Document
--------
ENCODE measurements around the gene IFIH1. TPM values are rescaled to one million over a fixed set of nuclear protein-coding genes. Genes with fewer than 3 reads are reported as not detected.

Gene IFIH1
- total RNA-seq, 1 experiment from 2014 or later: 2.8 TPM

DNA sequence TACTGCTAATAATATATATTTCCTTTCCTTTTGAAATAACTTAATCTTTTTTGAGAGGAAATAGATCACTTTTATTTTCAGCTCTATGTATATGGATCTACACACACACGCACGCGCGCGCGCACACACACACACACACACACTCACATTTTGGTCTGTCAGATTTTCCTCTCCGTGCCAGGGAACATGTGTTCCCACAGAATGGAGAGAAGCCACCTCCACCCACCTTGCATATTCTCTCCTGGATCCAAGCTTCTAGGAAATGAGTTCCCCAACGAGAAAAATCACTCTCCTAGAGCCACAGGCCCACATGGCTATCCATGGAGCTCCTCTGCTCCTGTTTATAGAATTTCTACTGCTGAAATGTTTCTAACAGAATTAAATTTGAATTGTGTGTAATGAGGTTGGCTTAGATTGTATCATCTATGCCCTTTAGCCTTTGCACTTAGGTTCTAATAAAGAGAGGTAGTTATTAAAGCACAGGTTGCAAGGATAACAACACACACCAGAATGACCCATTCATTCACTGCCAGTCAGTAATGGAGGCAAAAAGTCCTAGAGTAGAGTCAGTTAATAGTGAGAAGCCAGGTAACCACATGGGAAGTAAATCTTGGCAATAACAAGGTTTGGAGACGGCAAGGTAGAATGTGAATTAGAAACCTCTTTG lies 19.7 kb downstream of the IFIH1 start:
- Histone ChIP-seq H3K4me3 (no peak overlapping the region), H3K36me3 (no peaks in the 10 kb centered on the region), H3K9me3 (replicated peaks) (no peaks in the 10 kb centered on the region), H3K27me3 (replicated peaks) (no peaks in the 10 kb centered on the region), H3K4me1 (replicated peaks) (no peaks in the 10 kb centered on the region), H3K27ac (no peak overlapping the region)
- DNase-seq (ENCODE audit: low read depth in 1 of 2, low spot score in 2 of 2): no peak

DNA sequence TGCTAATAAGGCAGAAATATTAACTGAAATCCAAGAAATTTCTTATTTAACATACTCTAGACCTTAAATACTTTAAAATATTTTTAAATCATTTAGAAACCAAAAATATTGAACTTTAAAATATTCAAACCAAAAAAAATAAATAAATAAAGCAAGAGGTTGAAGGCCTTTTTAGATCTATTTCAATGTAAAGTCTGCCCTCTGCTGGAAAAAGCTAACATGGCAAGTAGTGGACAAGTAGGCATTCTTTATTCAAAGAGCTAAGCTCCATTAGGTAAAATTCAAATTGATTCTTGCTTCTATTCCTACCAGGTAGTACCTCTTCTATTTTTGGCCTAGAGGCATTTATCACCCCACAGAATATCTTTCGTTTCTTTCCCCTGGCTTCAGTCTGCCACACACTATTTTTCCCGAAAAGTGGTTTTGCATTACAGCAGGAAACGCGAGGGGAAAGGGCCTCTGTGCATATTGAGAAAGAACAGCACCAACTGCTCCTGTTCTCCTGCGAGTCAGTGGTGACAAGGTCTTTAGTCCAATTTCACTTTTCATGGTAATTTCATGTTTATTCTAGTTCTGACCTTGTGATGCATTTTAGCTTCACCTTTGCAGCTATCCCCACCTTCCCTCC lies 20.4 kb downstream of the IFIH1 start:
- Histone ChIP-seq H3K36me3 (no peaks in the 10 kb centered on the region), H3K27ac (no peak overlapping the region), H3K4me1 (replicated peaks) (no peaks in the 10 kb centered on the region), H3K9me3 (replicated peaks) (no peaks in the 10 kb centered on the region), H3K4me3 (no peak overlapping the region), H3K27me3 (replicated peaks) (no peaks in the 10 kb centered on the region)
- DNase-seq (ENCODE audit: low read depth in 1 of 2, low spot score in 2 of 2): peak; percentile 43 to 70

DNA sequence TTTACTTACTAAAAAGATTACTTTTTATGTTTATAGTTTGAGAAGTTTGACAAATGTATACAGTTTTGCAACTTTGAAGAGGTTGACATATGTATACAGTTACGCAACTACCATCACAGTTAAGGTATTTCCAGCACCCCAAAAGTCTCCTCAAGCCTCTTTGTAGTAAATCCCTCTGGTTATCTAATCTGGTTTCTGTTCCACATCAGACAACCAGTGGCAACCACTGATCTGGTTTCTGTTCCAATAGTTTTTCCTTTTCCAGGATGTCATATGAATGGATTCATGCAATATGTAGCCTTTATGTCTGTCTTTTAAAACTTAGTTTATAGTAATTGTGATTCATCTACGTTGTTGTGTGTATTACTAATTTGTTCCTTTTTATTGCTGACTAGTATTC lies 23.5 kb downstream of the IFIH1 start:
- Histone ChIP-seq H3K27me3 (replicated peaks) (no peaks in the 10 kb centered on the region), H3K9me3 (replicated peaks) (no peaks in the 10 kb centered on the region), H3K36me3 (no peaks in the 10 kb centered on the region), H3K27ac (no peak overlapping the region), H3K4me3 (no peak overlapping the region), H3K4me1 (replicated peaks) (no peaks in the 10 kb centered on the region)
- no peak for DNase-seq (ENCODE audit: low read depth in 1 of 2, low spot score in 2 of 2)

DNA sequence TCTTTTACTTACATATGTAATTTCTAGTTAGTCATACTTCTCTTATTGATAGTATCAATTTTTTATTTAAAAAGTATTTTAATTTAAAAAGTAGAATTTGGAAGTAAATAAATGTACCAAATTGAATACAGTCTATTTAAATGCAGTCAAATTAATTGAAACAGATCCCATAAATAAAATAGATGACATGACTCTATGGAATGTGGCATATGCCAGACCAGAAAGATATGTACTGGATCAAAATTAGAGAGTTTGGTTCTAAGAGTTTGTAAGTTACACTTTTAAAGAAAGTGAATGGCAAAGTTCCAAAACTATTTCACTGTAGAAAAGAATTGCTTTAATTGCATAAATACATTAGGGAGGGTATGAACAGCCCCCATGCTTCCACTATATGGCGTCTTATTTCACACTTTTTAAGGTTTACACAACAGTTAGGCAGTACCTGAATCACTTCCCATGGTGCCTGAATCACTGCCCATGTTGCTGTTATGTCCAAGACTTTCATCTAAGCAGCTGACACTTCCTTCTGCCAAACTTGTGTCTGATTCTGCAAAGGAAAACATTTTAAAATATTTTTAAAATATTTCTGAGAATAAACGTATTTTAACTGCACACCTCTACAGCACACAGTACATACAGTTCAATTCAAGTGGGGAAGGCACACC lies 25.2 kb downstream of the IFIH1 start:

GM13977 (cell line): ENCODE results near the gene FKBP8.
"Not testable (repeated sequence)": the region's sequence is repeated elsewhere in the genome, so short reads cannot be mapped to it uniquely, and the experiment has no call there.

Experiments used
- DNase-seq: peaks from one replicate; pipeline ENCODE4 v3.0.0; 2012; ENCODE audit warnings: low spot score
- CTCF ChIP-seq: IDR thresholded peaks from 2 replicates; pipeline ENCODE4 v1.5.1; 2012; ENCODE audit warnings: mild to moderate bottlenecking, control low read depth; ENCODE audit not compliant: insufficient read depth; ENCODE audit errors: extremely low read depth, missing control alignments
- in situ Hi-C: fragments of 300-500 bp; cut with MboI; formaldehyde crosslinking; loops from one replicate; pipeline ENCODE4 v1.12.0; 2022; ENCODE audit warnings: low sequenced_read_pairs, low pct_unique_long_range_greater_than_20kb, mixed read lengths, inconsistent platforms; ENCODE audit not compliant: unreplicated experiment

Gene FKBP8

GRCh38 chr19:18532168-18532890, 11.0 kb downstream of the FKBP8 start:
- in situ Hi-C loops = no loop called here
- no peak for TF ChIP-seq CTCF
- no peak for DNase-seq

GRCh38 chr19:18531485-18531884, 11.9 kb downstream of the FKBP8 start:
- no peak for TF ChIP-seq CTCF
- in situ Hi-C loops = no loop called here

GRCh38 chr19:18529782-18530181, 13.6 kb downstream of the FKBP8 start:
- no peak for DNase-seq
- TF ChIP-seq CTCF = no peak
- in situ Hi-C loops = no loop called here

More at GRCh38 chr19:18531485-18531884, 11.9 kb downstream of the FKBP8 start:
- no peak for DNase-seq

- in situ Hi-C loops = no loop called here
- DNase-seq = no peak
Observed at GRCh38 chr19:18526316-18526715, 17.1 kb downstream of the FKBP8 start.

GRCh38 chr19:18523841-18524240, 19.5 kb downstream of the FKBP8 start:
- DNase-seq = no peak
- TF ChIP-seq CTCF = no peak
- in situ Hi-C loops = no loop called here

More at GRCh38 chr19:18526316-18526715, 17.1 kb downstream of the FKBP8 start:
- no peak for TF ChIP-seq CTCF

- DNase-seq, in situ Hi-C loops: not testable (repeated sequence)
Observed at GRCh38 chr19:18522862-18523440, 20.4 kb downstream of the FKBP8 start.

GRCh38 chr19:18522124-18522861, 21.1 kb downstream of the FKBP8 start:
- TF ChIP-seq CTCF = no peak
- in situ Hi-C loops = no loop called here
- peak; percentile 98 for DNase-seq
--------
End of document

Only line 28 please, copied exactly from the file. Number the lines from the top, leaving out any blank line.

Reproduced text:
GRCh38 chr19:18529782-18530181, 13.6 kb downstream of the FKBP8 start: